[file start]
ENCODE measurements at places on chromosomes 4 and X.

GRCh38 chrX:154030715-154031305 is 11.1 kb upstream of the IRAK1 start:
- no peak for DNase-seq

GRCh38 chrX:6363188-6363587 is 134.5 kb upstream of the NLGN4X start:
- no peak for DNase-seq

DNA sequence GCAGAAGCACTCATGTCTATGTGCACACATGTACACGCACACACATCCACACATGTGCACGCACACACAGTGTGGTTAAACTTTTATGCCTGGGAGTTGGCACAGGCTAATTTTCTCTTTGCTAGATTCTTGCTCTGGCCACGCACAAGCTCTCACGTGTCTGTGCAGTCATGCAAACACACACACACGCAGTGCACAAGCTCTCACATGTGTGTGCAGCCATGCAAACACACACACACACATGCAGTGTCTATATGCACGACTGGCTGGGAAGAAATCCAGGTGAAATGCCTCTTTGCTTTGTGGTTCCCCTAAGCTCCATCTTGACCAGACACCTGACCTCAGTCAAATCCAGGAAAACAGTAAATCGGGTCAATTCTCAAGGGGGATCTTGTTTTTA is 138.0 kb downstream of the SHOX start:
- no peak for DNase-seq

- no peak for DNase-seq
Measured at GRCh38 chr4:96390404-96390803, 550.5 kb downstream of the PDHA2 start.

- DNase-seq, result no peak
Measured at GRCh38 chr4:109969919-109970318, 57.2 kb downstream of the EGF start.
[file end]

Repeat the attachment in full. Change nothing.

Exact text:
ENCODE measurements at places on chromosomes 4 and X.

GRCh38 chrX:154030715-154031305 is 11.1 kb upstream of the IRAK1 start:
- no peak for DNase-seq

GRCh38 chrX:6363188-6363587 is 134.5 kb upstream of the NLGN4X start:
- no peak for DNase-seq

DNA sequence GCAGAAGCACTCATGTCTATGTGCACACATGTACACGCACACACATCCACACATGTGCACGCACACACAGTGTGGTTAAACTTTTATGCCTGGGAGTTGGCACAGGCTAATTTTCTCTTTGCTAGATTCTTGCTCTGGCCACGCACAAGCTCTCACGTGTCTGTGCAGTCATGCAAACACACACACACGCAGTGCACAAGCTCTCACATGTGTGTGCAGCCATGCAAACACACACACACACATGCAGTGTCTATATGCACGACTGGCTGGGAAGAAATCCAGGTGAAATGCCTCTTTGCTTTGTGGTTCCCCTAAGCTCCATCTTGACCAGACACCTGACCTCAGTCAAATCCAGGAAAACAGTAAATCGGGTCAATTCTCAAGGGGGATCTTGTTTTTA is 138.0 kb downstream of the SHOX start:
- no peak for DNase-seq

- no peak for DNase-seq
Measured at GRCh38 chr4:96390404-96390803, 550.5 kb downstream of the PDHA2 start.

- DNase-seq, result no peak
Measured at GRCh38 chr4:109969919-109970318, 57.2 kb downstream of the EGF start.